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Re: Fetching generated keys

From: "A(dot)M(dot)" <agentm(at)themactionfaction(dot)com>
To: PostgreSQL JDBC List <pgsql-jdbc(at)postgresql(dot)org>
Subject: Re: Fetching generated keys
Date: 2007-03-05 21:58:07
Message-ID: (view raw, whole thread or download thread mbox)
Lists: pgsql-jdbc
On Mar 5, 2007, at 15:08 , Mike Clements wrote:

> In Postgres the Connection.prepareStatement() calls that return
> generated keys are not supported. Because of this we need a workaround
> to get the generated keys for inserts into tables that use  
> sequences to
> auto-generate their primary keys.
> Up to now, we were selecting the current value of the sequence
> immediately after the insert. I thought this was safe because
> transactions should be isolated. But now I realize this could
> potentially fail because the default transaction isolation is "read
> committed". Thus if another connection inserts into the same table,
> causing the sequence to increment, if it commits before we read the
> sequence value, we might read the wrong value (the value as  
> incremented
> by the other transaction, not the value as it was for our own insert).
> What is the best workaround for this? Ideally the JDBC calls should be
> supported because (1) we would only need a single round trip and (2)
> it's transactionally safe. But without that, what is the recommended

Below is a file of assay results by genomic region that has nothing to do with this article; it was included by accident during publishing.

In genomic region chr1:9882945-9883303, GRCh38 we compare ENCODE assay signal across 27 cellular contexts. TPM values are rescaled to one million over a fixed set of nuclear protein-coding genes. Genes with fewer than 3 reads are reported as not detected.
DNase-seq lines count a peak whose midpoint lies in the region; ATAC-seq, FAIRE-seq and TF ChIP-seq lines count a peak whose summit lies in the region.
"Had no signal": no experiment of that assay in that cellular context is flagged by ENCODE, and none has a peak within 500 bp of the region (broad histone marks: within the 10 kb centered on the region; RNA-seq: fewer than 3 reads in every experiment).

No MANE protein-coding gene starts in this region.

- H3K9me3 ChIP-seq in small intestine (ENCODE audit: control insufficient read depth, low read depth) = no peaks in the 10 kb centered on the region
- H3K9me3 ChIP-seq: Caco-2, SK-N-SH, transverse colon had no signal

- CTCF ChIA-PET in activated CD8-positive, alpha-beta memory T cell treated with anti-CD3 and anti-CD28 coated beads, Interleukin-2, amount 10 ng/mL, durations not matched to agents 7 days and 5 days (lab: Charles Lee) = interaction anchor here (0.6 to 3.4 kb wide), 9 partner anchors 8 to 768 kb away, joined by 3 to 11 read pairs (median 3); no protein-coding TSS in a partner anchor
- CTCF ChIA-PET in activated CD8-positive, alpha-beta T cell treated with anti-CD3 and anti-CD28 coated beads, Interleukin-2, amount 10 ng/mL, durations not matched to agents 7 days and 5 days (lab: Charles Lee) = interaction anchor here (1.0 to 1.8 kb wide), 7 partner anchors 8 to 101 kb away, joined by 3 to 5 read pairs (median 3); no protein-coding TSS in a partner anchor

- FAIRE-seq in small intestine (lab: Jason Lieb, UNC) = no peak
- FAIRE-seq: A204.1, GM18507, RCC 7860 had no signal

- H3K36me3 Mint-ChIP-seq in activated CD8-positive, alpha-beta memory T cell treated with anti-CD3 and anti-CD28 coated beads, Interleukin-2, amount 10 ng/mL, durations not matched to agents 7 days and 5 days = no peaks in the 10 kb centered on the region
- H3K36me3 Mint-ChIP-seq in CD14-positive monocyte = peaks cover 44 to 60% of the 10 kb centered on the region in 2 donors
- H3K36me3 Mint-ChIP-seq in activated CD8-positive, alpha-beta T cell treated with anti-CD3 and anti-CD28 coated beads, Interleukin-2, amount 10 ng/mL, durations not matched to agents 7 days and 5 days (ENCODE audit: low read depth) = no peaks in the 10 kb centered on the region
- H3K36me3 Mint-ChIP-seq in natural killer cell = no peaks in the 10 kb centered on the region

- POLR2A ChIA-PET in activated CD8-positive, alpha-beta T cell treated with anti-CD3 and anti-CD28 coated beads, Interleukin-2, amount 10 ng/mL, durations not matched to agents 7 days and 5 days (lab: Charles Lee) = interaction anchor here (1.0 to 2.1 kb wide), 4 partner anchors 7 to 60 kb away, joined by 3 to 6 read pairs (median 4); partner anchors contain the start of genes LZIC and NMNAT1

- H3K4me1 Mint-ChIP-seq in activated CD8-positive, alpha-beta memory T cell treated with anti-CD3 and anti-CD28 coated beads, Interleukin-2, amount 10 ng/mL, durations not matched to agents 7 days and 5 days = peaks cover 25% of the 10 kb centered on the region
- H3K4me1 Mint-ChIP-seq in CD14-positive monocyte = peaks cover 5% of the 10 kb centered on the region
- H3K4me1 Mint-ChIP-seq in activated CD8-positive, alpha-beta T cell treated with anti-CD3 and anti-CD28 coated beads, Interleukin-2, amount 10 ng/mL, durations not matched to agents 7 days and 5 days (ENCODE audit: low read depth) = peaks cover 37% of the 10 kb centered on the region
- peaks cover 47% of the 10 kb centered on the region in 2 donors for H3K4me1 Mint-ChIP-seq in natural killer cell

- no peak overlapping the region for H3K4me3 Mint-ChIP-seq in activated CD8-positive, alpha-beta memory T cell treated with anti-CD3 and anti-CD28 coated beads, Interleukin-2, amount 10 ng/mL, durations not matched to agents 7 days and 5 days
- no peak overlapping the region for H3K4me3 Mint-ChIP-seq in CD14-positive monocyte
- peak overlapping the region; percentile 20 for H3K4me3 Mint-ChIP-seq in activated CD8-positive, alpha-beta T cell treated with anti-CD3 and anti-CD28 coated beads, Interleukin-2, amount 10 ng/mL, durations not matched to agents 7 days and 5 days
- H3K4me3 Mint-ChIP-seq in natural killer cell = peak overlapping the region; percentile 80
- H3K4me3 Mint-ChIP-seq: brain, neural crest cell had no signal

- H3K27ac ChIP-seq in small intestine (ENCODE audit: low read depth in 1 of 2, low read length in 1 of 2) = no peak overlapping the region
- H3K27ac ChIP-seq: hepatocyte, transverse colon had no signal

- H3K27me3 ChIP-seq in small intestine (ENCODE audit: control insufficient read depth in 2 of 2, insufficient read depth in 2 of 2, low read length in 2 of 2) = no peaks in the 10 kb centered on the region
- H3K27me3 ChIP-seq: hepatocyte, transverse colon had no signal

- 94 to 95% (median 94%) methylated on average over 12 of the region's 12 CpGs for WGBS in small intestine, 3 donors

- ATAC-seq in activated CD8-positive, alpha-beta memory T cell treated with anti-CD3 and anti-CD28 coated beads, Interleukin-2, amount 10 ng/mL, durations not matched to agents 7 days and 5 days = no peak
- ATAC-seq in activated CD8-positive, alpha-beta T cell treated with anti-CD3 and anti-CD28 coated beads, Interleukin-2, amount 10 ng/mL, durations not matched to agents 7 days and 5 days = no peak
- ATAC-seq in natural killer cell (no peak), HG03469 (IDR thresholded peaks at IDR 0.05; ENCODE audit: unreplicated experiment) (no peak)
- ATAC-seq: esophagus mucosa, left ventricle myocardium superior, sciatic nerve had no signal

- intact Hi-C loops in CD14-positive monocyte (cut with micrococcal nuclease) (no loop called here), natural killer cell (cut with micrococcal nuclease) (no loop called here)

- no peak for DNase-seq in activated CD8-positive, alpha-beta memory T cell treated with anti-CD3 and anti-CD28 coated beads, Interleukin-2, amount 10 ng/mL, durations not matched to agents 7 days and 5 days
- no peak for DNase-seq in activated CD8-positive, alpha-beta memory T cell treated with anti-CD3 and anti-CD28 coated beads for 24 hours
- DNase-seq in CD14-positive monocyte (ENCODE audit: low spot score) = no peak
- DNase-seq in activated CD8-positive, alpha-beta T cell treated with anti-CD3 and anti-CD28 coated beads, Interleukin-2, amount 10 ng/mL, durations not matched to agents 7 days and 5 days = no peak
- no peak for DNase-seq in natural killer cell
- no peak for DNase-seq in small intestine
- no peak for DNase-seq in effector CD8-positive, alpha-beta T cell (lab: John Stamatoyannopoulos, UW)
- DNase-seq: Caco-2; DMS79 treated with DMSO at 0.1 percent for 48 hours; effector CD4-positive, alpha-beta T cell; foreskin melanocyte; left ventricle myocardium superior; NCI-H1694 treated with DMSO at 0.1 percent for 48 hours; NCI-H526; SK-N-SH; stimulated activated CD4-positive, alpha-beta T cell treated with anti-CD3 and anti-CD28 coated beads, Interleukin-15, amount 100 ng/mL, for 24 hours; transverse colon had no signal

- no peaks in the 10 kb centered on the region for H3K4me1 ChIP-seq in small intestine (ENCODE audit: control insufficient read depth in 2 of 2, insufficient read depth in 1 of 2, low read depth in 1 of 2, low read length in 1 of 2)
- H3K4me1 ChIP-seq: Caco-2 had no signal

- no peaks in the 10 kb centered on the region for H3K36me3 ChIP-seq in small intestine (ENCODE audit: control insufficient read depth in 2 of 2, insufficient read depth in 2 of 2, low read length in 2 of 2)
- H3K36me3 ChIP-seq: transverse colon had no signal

> best practice workaround?
> I believe I could set the transaction isolation level to  
> "serializable",
> but this seems heavy handed. Is that really the best option?

This is basically a FAQ. But don't be embarrassed- I asked the same  
thing six years ago:

 From the docs:
currval() - Return the value most recently obtained by nextval for  
this sequence in the current session. (An error is reported if  
nextval has never been called for this sequence in this session.)  
Notice that because this is returning a session-local value, it gives  
a predictable answer whether or not other sessions have executed  
nextval since the current session did.

So, currval() will always return the correct last primary key integer  
inserted in your current transaction.

If you are using 8.2, you can also try the easier-to-use  

Also, you're better off staying away from lastval(), because its  
return value is ambiguous if you use any triggers: 


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